A Piece of My Mind ...
The Rio Olympic Games demonstrate that we expect athletic achievement and success to be measured by precise, objective standards that are universally understood and accepted. When an Olympic swimming champion crushes the competition by a mere hundredth of a second, it is a given that this data will be recorded and relied upon forevermore in the "record books." Similarly, when competitors are disqualified from competition because of the "presence of performance enhancing drugs," there is objective data to establish that presence.
The need to collect objectively measurable data to assess the efficacy of special education programming is no less critical. Without the existence of reliable data, how is any parent to know if their child is, in fact, making meaningful progress? By the same token, without reliable metrics, how is a school system to evaluate whether its programming is genuinely working and in compliance with the applicable state and federal mandates?
In 2014, Mayerson & Associates commenced a federal class action lawsuit against the NYCDOE, alleging a systemic failure to conduct "transition" (vocational) assessments and a related failure to provide well coordinated transition services based on those assessments. At a minimum, we estimated the affected plaintiff class to be in the tens of thousands. We were shocked to uncover that, in addition to other systemic failures, the NYCDOE's $130 million dollar Special Education Student Information System (its "SESIS" computer system) did not even have the basic capability to track and report those students who had received vocational assessments, and those who had not. This was a particularly disturbing discovery because the capability to track this kind of data is obviously essential to any settlement or court order that would require systemic compliance to be monitored and confirmed. Our client families and the public at large are entitled to nothing less.
The City's $130 million SESIS embarrassment has now become the subject of a lawsuit brought in the New York Supreme Court by Letitia James, the City's Public Advocate. This month, in James v. Farina, Supreme Court Justice Lynn Kotler directed the City to publicly answer the Public Advocate's pointed questions about the "monitoring" deficiencies of the City's SESIS system--deficiencies that the Public Advocate agrees are "cheating" NYC children out of services and causing the City to lose out on hundreds of millions of dollars in Medicaid benefits.
To date, the NYCDOE has yet to publicly acknowledge that it paid $130 million for a computer system that clearly cannot do its job. Nor has the NYCDOE advised as to how it plans to fix this debacle. Instead of an ineffective stopgap remedy that will only delay the inevitable, the NYCDOE should bite the bullet now and scrap its worthless SESIS computer system in favor of a far less expensive system that actually works. Remedial action must be taken (or compelled by the court system) so that we do not lose yet another generation to the City's "transition" failures.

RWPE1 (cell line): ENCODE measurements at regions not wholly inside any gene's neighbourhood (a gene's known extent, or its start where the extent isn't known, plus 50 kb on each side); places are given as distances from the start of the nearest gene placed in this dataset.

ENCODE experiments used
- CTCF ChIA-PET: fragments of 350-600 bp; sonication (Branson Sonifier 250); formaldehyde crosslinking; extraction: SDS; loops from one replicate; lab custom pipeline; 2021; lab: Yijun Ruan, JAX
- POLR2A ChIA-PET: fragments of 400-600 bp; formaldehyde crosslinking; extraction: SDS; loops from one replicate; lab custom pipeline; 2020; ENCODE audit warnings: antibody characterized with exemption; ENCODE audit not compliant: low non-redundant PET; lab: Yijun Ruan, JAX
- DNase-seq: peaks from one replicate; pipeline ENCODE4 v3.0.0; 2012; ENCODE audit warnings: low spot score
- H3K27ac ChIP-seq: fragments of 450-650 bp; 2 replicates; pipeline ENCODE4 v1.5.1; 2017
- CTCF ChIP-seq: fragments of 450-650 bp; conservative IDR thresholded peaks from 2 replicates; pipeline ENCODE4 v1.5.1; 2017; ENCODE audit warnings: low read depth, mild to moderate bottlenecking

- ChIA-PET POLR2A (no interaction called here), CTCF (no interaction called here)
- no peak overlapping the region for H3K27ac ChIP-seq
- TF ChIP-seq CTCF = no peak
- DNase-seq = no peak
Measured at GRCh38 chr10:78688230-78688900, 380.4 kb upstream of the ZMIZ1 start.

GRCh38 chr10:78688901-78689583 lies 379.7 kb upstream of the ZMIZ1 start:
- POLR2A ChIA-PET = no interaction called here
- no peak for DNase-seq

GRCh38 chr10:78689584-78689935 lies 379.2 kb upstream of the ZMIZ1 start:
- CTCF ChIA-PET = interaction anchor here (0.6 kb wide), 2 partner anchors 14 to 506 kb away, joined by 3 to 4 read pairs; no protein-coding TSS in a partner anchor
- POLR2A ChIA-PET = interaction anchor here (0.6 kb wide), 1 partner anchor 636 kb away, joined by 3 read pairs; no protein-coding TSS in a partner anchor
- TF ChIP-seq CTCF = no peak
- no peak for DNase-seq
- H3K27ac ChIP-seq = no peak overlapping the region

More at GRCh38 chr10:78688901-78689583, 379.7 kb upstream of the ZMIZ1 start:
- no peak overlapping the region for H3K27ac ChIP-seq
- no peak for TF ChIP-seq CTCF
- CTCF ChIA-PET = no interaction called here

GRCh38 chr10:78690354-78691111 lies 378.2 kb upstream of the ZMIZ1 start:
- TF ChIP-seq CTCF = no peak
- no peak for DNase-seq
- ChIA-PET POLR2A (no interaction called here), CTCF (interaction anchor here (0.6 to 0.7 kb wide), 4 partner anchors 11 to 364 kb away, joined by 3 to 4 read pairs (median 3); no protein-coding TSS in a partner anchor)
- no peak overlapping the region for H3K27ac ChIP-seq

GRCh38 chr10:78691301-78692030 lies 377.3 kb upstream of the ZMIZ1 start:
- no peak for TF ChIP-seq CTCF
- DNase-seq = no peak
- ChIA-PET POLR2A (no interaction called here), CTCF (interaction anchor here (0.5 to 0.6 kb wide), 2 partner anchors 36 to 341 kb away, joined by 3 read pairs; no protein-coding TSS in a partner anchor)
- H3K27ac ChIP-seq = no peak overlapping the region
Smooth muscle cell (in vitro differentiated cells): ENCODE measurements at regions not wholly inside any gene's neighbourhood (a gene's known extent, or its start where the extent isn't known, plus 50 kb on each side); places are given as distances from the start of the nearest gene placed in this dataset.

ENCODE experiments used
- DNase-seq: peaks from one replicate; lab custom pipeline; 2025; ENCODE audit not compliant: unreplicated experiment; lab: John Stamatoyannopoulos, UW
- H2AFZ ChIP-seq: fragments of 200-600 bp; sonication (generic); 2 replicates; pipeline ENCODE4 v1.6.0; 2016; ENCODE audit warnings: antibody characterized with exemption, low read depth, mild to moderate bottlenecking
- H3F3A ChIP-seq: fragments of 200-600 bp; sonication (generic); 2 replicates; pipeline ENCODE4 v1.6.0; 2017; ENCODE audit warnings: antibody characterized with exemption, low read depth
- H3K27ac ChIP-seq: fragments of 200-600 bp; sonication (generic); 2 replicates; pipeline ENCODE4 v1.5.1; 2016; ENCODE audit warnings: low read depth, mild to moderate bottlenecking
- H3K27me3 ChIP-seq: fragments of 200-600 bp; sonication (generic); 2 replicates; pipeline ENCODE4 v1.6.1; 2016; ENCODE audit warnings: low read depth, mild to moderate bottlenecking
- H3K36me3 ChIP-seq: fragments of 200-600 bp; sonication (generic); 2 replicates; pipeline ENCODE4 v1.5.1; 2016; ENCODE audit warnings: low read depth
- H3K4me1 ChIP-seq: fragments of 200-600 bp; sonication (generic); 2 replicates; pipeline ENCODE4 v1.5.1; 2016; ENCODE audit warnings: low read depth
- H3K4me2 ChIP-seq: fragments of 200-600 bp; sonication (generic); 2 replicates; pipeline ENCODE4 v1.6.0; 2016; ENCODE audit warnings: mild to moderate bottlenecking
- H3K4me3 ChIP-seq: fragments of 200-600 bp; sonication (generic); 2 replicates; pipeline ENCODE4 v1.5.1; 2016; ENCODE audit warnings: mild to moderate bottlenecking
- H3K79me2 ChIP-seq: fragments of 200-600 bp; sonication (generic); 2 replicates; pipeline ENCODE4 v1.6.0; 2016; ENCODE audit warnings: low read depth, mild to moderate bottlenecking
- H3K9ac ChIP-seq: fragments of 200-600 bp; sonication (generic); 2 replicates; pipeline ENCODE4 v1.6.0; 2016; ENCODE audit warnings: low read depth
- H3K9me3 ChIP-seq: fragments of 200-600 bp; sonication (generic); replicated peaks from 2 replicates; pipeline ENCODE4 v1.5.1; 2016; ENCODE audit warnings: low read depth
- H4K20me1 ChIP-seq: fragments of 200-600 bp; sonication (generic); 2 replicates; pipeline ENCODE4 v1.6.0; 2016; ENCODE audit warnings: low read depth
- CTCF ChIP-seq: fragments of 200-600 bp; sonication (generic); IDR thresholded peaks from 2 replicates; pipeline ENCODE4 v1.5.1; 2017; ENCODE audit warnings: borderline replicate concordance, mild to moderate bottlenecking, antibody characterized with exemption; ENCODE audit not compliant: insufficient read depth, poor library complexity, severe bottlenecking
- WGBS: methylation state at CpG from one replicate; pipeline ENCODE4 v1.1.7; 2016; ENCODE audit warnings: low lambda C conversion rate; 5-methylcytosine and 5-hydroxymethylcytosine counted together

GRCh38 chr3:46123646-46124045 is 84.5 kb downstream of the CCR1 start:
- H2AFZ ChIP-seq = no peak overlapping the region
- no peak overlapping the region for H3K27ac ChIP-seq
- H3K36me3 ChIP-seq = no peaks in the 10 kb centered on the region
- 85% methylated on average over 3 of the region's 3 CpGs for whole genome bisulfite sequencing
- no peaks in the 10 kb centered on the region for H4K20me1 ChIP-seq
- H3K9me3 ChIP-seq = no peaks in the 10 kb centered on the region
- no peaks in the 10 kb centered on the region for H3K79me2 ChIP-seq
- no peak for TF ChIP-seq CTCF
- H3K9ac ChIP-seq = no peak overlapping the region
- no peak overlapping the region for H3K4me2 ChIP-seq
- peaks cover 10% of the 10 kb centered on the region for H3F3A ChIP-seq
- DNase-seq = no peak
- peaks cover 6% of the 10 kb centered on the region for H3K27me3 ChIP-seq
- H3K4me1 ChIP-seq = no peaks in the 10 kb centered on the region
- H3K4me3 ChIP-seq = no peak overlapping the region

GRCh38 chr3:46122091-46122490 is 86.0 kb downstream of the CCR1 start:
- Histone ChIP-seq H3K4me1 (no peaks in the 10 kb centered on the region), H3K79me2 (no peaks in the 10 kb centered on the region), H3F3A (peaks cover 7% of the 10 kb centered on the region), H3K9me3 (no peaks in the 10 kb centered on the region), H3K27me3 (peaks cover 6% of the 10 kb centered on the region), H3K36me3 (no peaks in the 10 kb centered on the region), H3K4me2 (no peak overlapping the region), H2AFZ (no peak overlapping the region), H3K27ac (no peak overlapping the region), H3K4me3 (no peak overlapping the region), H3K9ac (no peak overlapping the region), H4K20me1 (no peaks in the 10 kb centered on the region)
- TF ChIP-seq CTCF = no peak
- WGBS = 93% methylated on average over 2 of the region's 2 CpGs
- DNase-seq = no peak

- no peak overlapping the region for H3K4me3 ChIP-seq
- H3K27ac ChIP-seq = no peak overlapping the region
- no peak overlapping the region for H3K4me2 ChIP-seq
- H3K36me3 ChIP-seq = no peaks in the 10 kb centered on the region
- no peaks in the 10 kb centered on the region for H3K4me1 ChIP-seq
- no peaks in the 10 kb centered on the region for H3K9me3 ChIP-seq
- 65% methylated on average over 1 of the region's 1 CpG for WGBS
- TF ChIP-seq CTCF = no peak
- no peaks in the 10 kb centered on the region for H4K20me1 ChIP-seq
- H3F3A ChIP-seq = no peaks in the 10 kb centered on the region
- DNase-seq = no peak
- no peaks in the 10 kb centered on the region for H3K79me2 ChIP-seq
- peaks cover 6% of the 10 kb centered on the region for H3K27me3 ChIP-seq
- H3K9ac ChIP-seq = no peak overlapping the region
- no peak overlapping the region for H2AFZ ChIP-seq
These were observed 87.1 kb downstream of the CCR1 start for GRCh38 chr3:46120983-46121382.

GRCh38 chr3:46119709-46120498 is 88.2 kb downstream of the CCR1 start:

As we begin another school year, I'd like to thank the entire team at Mayerson & Associates for its dedication and perseverance. As always, we will continue to advocate for individualized programs for each and every child and their families while we work to expose the unfortunate systemic abuses that deprive children of their statutory entitlements.
The Mayerson & Associates Team
Mayerson & Associates' Amicus Role
In Important Supreme Court Case
By Jean Marie Brescia
Gary Mayerson has served on the national board of Autism Speaks for ten years and has headed its Federal Legal Appeals Project, helping to inform and guide the Supreme Court's decision making in appeals affecting the autism community.
On August 29, Gary Mayerson and I and lawyers from Greenberg Traurig and the Autism Speaks Legal Resource Center will be filing an amicus brief on behalf of Autism Speaks in Fry v. Napoleon Schools, an appeal that the high court accepted after the Justice Department intervened to support the parents' interpretation of a key provision of the IDEA statue.
At issue is the federal "exhaustion" doctrine. According to the parents and the Justice Department, exhaustion of administrative remedies should not be required if the relief being sought cannot be awarded in the administrative proceeding. The amicus brief will reveal the significant prejudice that can result when children are forced to languish and regress while waiting for administrative remedies to be exhausted. Once filed on August 29, the amicus brief in the Fry case will be posted
on our website
A Successful Start For
The 2016-2017 School Year
By Mauricio Bertone
Several months ago, Gary Mayerson and Maria McGinley met with the New York City Comptroller's senior staff to ensure that our firm's settlements with the Department of Education are processed and funded as quickly as possible.
This year, our 2016-2017 filings for "twelve month" students appear to be well on track, with most matters already being "referred for settlement" (the very first step in the settlement process). Some of the 2016-2017 settlements have already been completed and "signed off" by the Comptroller.